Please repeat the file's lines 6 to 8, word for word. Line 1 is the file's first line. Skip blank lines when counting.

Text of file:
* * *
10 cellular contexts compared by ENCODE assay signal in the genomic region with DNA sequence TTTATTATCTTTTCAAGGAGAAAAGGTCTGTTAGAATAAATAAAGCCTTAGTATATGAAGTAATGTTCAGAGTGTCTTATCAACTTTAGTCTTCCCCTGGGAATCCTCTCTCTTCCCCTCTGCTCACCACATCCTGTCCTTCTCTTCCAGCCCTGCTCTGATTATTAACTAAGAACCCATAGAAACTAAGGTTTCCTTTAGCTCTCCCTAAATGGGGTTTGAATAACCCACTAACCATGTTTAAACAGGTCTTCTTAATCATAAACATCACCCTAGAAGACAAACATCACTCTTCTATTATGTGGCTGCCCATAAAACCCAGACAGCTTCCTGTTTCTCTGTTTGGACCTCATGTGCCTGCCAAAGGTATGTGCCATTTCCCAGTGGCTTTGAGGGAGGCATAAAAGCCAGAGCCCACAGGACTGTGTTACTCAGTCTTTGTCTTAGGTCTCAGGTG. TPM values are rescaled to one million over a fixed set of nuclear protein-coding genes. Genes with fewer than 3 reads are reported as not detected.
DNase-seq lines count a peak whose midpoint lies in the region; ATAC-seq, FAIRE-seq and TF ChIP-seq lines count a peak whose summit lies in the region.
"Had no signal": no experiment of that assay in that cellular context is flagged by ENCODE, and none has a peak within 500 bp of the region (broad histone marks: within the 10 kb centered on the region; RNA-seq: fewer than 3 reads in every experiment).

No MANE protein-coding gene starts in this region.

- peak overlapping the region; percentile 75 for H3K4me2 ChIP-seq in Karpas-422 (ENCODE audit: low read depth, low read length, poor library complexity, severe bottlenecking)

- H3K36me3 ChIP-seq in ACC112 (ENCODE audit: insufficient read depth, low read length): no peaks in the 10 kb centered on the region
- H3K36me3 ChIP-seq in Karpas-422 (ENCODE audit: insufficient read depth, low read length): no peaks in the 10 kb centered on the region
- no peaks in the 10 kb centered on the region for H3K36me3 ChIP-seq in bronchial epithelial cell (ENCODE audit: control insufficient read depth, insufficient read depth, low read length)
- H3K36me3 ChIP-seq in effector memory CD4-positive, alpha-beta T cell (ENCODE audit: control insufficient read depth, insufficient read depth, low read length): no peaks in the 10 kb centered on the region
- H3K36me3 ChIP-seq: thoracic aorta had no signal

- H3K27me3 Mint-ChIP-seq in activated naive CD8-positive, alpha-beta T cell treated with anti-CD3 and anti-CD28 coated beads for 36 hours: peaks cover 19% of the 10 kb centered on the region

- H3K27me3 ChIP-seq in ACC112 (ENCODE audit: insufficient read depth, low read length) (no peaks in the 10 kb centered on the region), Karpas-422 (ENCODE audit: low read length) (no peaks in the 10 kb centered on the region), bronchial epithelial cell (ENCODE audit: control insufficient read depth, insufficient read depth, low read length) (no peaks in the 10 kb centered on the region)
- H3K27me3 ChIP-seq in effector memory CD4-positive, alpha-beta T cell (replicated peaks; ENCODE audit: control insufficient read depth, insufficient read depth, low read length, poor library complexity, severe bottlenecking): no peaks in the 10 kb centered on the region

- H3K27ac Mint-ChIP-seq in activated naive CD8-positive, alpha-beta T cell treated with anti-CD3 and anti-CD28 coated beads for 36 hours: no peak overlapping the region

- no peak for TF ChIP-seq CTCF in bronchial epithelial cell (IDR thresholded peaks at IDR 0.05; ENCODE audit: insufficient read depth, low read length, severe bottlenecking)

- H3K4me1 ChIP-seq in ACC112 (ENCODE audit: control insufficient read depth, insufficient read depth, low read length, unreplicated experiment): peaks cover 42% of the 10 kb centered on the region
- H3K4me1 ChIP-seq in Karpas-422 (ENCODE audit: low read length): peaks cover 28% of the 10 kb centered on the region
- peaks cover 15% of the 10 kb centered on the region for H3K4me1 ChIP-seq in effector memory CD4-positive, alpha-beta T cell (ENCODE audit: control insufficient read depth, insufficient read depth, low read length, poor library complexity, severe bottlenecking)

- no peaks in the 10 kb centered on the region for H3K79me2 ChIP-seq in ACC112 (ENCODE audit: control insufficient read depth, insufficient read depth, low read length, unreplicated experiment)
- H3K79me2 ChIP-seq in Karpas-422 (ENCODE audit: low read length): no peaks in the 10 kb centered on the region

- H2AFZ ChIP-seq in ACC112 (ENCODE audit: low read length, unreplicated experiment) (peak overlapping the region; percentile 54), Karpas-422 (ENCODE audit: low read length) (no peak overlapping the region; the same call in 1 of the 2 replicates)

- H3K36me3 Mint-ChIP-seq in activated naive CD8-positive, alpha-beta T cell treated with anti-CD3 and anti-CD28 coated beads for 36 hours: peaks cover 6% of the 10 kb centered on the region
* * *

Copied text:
- H3K36me3 ChIP-seq in ACC112 (ENCODE audit: insufficient read depth, low read length): no peaks in the 10 kb centered on the region
- H3K36me3 ChIP-seq in Karpas-422 (ENCODE audit: insufficient read depth, low read length): no peaks in the 10 kb centered on the region
- no peaks in the 10 kb centered on the region for H3K36me3 ChIP-seq in bronchial epithelial cell (ENCODE audit: control insufficient read depth, insufficient read depth, low read length)